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How Often Do Top 10 Picks See 3rd Season With AHL Appearance?

(Photo Credit: Photographer Brandon Andreasen)

As the 6th overall pick in the 2017 NHL Draft and the first player ever drafted by the Vegas Golden Knights, Cody Glass was instantly thrust into the spotlight.

That light got even brighter after the other two first round selections by the Golden Knights were each traded in separate deals netting Vegas Max Pacioretty and Mark Stone. Glass was the only one left and with the success the team was having on the ice, he’s long represented the only real blue-chip prospect in the Vegas system.

The Golden Knights were purposely patient with Glass. He played his 20-year-old season in the WHL. Since, he’s spent the majority of time in the NHL, but a pair of recent demotions to the minors leaves his spot on the roster for this playoff run in question. This current trip to the AHL marks the third consecutive season the #6 overall pick has played in the minor leagues, which had me wondering, is this common?

To try and help answer that question, I went through every Top 10 selection from the 10 drafts prior to when Glass was picked. I wanted to see how many players played in the AHL at all, how many have made multiple trips back after reaching the NHL, and how many remained with their original team after a third stint in the AHL.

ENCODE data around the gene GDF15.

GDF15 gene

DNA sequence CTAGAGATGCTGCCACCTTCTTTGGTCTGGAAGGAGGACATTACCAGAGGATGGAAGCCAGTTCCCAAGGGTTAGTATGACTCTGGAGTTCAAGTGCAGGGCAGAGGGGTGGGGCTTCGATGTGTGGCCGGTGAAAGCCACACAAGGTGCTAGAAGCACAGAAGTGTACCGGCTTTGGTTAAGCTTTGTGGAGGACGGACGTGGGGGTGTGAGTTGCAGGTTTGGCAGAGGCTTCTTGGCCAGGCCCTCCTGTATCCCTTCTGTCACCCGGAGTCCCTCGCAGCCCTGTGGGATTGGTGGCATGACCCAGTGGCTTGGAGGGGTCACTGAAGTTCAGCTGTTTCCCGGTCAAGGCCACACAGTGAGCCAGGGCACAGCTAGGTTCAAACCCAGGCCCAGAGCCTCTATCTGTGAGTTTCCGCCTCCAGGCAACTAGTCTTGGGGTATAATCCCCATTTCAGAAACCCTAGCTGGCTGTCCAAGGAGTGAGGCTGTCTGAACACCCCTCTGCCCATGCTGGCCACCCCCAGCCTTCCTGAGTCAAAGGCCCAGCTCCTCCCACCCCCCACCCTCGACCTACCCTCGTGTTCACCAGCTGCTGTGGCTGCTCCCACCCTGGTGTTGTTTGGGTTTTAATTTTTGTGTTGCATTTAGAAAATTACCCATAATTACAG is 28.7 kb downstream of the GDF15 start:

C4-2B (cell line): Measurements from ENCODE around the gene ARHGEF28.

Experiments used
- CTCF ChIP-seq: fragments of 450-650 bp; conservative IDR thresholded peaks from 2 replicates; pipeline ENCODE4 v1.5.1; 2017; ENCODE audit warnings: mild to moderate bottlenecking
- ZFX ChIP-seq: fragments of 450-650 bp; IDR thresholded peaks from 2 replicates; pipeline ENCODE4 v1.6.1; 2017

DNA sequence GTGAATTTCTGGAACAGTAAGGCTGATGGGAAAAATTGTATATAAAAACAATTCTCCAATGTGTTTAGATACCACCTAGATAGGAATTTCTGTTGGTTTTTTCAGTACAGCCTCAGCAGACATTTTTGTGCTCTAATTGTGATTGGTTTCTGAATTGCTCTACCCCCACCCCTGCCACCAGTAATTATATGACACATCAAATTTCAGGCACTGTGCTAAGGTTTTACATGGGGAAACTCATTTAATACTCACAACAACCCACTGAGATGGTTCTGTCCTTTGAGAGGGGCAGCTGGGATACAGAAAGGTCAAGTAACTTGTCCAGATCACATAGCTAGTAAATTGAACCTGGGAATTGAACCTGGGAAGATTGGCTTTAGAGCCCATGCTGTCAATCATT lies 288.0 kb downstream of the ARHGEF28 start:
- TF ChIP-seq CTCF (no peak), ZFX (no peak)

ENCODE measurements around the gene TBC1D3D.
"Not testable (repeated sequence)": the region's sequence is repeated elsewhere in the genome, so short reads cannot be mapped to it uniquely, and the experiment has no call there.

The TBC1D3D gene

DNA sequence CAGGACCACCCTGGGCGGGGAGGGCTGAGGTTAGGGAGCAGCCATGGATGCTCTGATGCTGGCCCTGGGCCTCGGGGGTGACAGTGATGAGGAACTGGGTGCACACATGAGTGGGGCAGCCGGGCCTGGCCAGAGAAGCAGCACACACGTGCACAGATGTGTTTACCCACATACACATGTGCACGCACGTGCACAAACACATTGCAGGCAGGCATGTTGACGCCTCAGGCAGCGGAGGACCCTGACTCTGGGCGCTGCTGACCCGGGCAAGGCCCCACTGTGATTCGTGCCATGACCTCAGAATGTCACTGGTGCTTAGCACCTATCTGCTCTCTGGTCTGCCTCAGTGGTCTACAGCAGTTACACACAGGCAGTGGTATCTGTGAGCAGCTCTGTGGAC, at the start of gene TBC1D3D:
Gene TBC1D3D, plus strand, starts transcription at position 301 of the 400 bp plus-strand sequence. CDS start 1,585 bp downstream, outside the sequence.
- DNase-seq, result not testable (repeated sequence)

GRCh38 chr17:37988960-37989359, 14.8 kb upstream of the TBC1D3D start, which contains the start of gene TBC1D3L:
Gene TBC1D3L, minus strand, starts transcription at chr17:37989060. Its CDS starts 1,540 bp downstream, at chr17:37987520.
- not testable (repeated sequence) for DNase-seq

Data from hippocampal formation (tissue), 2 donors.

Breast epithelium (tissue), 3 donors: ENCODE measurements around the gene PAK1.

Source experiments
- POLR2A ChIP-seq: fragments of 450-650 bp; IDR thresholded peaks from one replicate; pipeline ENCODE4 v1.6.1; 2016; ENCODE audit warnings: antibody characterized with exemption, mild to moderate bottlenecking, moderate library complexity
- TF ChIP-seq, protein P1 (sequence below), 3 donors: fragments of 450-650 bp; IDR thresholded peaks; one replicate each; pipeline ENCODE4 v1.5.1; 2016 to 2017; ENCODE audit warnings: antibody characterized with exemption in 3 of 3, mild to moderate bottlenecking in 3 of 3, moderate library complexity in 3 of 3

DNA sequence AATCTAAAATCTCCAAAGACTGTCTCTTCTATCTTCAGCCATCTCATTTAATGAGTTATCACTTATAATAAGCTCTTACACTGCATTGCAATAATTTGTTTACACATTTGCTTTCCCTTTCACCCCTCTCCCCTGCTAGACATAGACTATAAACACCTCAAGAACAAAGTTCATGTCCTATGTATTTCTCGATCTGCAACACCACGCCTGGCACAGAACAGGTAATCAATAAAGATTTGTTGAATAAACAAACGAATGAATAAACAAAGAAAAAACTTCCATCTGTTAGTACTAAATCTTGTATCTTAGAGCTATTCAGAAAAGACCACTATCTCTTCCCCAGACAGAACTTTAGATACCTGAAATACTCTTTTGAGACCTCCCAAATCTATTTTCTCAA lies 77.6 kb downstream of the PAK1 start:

We’ll start with the likelihood a Top 10 pick plays in the AHL at all. Of the 100 players selected in the Top 10 between 2007 and 2016, 39 went straight to the NHL from their junior, college, or European teams while 61 saw AHL action. Of the 39, 26 of them were selected in the Top 5. So, that means 37 of the 50 players selected from picks #6 to #10 played in the AHL at some point.

Glass got his first AHL action late in 2019 (year 2 following his draft), when he joined the Wolves for a playoff run to the Calder Cup Final. This is a very common path of the 61 players that spent at least some time in the AHL. Going back at some point is not all that uncommon either, 41 of the 61 players saw a second stint (in a different season) in the AHL. It’s the third trip that separates Glass from many of his Top 10 peers. Just 17 of the 100 players have seen AHL action in three separate seasons, which Glass now has.